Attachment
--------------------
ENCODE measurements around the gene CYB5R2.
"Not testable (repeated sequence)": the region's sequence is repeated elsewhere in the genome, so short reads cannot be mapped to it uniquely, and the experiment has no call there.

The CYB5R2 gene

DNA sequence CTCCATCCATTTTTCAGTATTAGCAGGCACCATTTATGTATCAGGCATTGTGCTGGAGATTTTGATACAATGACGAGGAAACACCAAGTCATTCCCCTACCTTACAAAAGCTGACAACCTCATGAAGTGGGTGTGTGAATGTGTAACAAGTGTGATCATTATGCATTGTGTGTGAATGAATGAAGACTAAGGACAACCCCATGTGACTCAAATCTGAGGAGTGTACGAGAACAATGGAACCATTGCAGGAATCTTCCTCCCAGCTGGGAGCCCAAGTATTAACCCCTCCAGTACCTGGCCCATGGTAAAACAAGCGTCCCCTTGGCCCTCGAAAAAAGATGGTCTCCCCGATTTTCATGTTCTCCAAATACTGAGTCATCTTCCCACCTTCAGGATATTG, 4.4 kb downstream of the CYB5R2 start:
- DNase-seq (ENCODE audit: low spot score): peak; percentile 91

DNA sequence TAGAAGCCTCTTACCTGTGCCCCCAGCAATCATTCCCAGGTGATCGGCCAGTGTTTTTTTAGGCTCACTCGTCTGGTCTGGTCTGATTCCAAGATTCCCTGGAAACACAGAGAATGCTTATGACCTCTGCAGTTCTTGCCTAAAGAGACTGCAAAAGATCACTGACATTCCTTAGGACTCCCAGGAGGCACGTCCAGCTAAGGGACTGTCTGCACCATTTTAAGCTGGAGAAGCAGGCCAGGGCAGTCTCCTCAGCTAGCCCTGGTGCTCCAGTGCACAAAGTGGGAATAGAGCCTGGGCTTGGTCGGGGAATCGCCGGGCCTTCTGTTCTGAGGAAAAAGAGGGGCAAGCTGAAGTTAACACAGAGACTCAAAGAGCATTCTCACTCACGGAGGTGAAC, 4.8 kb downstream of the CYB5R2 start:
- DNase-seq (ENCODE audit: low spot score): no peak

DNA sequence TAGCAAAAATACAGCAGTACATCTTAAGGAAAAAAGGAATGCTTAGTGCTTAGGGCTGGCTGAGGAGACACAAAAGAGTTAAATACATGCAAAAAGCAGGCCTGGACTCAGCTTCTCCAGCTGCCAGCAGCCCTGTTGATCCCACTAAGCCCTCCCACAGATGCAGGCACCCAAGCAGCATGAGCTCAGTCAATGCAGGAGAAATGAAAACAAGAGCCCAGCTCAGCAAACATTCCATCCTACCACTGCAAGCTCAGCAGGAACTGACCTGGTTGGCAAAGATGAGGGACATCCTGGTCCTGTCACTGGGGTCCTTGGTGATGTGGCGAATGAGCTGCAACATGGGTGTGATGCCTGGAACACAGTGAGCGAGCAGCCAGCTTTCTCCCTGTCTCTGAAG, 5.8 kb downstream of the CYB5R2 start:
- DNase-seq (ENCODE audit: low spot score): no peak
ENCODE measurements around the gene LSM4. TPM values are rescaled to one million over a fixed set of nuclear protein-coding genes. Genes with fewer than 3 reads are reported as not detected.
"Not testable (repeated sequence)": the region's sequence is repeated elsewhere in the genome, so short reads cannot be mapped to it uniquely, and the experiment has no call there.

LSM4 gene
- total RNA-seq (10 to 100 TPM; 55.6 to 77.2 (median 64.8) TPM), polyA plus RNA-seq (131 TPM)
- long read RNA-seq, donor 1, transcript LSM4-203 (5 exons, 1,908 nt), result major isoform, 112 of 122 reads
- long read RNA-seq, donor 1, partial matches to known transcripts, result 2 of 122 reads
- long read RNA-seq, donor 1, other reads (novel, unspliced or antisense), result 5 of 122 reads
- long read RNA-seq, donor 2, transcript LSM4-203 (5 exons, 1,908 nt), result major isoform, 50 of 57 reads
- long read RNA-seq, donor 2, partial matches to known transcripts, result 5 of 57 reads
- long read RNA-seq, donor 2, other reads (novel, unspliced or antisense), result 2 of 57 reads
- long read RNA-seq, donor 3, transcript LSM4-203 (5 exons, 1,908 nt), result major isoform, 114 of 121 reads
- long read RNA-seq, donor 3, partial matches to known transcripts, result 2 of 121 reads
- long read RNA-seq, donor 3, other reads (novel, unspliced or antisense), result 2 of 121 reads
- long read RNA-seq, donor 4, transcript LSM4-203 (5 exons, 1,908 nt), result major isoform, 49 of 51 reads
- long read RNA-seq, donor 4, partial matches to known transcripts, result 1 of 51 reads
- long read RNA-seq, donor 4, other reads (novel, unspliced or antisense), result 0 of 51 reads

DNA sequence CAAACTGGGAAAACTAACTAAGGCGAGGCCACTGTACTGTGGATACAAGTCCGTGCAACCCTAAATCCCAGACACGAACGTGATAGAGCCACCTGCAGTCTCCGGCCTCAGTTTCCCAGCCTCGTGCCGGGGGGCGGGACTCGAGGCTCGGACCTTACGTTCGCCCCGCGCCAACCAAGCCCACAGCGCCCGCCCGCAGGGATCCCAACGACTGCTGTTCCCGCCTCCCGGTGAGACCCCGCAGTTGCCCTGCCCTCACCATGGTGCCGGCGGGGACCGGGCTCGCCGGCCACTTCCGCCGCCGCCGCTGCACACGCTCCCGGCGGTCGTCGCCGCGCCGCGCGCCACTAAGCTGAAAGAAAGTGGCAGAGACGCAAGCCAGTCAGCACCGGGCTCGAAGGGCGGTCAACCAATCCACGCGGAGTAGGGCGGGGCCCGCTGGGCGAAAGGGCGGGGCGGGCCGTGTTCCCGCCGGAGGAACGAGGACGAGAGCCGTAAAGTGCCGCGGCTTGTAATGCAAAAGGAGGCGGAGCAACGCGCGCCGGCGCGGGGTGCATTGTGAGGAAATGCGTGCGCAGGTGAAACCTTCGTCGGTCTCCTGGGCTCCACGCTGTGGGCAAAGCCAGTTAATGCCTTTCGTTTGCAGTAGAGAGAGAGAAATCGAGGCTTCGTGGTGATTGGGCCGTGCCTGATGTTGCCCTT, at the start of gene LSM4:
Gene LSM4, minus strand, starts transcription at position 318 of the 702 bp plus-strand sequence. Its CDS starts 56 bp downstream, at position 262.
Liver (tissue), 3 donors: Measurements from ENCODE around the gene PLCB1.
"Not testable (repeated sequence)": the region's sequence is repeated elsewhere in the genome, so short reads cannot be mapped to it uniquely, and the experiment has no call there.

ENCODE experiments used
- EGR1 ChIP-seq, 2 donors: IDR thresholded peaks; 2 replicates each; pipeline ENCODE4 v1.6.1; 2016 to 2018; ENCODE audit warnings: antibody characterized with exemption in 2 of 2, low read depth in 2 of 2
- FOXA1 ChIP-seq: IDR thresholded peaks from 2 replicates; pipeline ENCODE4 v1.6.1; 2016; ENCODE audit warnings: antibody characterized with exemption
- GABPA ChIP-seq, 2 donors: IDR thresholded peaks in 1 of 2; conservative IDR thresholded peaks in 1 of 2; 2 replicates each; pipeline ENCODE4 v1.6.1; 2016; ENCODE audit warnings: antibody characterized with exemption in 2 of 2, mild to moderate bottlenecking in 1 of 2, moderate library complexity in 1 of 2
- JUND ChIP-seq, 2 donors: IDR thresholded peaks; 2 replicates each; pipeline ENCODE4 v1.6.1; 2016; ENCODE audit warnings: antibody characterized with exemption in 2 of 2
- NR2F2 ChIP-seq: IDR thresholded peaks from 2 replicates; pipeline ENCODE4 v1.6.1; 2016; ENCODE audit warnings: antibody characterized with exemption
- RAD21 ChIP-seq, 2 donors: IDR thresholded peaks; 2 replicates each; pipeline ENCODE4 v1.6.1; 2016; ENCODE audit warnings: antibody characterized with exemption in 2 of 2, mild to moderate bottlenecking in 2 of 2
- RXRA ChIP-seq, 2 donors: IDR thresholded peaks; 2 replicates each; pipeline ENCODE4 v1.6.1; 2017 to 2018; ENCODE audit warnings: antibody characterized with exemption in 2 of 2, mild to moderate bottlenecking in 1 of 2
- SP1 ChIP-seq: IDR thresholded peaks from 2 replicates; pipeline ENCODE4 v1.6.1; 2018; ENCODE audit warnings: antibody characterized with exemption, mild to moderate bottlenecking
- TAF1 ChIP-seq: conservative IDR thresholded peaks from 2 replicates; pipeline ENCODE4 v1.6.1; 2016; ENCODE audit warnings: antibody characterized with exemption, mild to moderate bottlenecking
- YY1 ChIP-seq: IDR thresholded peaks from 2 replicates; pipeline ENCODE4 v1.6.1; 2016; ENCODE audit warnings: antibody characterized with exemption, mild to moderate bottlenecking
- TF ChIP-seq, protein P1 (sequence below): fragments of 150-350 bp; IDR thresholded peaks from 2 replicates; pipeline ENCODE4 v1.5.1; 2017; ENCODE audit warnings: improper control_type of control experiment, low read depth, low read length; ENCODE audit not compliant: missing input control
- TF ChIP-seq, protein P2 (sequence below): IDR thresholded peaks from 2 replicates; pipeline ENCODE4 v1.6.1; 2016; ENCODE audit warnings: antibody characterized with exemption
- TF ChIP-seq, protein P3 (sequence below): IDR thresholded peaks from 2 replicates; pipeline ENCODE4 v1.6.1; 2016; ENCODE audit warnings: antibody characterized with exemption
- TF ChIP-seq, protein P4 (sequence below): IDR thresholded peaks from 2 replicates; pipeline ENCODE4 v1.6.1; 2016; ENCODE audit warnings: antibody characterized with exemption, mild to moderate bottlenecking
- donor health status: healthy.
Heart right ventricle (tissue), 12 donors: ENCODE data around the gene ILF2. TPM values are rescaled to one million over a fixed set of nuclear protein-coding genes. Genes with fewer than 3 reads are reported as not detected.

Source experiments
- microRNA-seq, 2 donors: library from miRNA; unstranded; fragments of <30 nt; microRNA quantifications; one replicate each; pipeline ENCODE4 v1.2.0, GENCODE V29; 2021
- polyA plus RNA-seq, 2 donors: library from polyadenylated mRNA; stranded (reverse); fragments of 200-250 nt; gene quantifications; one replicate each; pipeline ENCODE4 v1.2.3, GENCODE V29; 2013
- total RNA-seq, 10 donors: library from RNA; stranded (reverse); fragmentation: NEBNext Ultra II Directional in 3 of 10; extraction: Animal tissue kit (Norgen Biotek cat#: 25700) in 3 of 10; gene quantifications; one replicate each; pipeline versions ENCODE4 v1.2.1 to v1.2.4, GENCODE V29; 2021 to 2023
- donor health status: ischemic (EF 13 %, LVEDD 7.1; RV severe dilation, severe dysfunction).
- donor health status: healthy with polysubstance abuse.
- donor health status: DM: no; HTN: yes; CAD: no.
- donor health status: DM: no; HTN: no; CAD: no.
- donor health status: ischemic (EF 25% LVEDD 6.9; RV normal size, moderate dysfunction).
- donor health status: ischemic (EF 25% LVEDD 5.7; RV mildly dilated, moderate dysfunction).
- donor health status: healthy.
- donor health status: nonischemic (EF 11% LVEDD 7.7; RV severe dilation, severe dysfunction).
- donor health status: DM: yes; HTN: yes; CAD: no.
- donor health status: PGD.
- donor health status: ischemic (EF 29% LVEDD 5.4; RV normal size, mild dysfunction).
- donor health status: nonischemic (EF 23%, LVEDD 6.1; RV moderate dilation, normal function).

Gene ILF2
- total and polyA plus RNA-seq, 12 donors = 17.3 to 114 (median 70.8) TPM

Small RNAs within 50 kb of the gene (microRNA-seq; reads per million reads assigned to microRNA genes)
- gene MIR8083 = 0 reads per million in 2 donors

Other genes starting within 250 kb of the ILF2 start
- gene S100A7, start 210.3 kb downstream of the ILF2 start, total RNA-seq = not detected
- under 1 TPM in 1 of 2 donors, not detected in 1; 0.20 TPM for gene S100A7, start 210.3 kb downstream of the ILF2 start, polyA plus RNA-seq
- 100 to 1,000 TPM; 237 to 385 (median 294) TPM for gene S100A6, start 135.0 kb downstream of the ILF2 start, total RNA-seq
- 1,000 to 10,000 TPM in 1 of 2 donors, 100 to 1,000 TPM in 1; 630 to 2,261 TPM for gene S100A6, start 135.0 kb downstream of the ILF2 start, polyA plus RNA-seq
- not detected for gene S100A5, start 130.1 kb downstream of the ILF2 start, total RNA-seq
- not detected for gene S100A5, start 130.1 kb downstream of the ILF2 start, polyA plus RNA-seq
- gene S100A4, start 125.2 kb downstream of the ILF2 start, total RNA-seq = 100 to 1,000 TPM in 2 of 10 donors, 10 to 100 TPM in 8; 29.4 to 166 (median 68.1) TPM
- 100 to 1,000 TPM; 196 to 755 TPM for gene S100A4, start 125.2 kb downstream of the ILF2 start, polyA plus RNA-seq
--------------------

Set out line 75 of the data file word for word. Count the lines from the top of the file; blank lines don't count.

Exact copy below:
- 100 to 1,000 TPM; 196 to 755 TPM for gene S100A4, start 125.2 kb downstream of the ILF2 start, polyA plus RNA-seq